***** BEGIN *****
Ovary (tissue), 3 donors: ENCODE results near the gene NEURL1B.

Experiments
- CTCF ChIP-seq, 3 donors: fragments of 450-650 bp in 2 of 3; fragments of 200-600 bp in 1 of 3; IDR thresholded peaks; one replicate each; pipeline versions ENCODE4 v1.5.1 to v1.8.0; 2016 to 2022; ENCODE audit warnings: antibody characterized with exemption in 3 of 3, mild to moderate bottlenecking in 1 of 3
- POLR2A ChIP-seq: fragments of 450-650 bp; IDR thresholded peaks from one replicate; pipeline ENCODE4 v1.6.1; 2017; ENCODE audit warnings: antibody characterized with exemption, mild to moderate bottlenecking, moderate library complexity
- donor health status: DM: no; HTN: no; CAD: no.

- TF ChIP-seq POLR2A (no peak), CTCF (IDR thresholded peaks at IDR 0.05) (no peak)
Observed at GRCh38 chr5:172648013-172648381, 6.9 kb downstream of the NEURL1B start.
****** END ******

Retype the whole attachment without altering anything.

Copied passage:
Ovary (tissue), 3 donors: ENCODE results near the gene NEURL1B.

Experiments
- CTCF ChIP-seq, 3 donors: fragments of 450-650 bp in 2 of 3; fragments of 200-600 bp in 1 of 3; IDR thresholded peaks; one replicate each; pipeline versions ENCODE4 v1.5.1 to v1.8.0; 2016 to 2022; ENCODE audit warnings: antibody characterized with exemption in 3 of 3, mild to moderate bottlenecking in 1 of 3
- POLR2A ChIP-seq: fragments of 450-650 bp; IDR thresholded peaks from one replicate; pipeline ENCODE4 v1.6.1; 2017; ENCODE audit warnings: antibody characterized with exemption, mild to moderate bottlenecking, moderate library complexity
- donor health status: DM: no; HTN: no; CAD: no.

- TF ChIP-seq POLR2A (no peak), CTCF (IDR thresholded peaks at IDR 0.05) (no peak)
Observed at GRCh38 chr5:172648013-172648381, 6.9 kb downstream of the NEURL1B start.